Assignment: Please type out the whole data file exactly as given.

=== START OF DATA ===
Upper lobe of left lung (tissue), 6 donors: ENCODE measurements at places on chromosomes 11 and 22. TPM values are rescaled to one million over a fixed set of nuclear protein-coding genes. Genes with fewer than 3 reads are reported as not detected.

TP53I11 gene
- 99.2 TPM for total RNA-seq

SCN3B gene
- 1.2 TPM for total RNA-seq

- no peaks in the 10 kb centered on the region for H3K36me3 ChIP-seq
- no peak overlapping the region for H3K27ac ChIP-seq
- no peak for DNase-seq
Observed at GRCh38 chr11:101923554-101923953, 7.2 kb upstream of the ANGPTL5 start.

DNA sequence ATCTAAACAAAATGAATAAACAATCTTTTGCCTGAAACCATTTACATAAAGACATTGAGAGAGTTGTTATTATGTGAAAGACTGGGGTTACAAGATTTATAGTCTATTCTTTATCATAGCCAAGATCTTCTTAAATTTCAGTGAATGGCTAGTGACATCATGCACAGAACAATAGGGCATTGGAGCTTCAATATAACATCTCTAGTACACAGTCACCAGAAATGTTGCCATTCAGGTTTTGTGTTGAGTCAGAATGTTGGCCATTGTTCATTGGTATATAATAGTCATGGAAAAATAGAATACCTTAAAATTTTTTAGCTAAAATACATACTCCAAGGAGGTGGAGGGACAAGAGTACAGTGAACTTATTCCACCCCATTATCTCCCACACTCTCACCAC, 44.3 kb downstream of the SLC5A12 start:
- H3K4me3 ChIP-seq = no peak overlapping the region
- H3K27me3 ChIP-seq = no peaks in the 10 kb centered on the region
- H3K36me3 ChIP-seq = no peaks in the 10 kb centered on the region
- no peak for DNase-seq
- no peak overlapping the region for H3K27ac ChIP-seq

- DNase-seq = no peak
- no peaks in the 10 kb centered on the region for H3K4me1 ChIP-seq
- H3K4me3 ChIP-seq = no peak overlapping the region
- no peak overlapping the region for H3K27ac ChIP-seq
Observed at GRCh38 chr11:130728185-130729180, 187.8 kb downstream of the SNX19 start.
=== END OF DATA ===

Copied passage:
Upper lobe of left lung (tissue), 6 donors: ENCODE measurements at places on chromosomes 11 and 22. TPM values are rescaled to one million over a fixed set of nuclear protein-coding genes. Genes with fewer than 3 reads are reported as not detected.

TP53I11 gene
- 99.2 TPM for total RNA-seq

SCN3B gene
- 1.2 TPM for total RNA-seq

- no peaks in the 10 kb centered on the region for H3K36me3 ChIP-seq
- no peak overlapping the region for H3K27ac ChIP-seq
- no peak for DNase-seq
Observed at GRCh38 chr11:101923554-101923953, 7.2 kb upstream of the ANGPTL5 start.

DNA sequence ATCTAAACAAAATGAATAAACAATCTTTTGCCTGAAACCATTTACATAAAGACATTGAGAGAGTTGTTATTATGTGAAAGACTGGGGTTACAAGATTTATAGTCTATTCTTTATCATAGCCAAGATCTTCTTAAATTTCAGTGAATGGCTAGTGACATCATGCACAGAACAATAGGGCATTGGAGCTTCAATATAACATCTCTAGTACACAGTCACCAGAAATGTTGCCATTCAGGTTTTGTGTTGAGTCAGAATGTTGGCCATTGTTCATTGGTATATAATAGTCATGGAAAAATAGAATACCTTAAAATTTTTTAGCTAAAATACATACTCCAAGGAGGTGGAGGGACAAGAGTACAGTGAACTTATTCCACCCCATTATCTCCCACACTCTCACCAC, 44.3 kb downstream of the SLC5A12 start:
- H3K4me3 ChIP-seq = no peak overlapping the region
- H3K27me3 ChIP-seq = no peaks in the 10 kb centered on the region
- H3K36me3 ChIP-seq = no peaks in the 10 kb centered on the region
- no peak for DNase-seq
- no peak overlapping the region for H3K27ac ChIP-seq

- DNase-seq = no peak
- no peaks in the 10 kb centered on the region for H3K4me1 ChIP-seq
- H3K4me3 ChIP-seq = no peak overlapping the region
- no peak overlapping the region for H3K27ac ChIP-seq
Observed at GRCh38 chr11:130728185-130729180, 187.8 kb downstream of the SNX19 start.